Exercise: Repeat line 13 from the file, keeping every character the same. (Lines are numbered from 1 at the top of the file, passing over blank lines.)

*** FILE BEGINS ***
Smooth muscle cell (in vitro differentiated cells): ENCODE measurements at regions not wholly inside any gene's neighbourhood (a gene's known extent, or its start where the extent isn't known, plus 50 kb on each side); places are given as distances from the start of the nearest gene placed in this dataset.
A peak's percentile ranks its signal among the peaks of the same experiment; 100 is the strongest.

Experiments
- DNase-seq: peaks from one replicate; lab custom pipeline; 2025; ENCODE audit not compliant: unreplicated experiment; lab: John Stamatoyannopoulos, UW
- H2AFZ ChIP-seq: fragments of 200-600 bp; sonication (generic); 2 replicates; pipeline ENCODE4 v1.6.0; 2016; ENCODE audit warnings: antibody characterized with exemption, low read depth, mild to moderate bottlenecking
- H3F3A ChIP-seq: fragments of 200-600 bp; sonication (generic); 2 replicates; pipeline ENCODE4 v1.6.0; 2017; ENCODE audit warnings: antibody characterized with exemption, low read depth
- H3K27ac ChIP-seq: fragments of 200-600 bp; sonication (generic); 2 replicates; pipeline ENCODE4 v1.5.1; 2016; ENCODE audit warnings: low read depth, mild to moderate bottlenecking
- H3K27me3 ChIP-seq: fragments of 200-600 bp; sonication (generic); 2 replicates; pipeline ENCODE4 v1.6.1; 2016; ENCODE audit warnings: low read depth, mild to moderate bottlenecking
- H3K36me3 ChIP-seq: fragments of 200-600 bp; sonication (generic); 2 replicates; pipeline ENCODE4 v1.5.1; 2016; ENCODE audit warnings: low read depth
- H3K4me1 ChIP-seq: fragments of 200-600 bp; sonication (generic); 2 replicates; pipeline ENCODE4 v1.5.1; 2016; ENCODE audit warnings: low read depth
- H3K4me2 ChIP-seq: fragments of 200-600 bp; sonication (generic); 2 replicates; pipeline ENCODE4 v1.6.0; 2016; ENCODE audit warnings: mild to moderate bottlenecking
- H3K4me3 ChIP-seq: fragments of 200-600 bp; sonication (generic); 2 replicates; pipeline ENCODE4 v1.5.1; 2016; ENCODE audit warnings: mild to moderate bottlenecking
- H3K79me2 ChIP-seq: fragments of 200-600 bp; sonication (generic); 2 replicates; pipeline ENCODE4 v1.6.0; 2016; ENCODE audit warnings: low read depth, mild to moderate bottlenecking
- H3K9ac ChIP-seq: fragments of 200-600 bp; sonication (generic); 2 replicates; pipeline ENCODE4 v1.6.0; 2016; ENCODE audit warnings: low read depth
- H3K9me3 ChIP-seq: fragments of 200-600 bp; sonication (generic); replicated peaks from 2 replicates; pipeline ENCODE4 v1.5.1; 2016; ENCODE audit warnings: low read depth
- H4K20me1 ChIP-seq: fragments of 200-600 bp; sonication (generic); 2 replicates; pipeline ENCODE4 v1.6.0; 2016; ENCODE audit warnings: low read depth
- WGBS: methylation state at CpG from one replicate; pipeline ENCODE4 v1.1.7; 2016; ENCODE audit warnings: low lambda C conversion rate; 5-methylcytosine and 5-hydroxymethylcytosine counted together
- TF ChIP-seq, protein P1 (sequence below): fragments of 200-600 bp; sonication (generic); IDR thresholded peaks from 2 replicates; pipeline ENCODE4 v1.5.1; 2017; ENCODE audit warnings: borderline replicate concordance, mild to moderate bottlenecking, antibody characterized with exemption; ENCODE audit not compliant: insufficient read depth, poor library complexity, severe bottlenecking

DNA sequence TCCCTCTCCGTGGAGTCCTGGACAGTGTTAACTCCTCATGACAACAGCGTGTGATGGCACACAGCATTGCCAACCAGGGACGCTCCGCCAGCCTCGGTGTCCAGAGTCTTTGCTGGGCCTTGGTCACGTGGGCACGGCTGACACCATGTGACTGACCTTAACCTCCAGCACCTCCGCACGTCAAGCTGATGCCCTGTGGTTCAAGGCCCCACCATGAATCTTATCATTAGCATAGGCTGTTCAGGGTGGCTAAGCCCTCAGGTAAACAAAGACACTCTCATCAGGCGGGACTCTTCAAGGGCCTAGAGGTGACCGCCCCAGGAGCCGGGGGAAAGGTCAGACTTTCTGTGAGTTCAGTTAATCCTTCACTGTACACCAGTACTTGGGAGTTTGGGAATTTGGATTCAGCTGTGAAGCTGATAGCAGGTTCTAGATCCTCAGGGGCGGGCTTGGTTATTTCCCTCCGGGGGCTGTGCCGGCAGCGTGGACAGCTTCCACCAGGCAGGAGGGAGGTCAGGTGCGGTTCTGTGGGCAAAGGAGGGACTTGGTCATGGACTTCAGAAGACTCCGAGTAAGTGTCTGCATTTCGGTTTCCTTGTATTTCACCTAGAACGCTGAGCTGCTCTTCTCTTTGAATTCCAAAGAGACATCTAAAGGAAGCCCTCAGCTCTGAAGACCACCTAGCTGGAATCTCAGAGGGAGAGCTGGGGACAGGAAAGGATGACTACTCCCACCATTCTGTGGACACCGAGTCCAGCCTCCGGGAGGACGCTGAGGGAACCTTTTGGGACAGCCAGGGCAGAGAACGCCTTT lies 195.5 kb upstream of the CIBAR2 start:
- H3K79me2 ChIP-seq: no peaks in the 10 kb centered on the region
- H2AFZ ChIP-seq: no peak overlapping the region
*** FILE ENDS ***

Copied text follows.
- H3K79me2 ChIP-seq: fragments of 200-600 bp; sonication (generic); 2 replicates; pipeline ENCODE4 v1.6.0; 2016; ENCODE audit warnings: low read depth, mild to moderate bottlenecking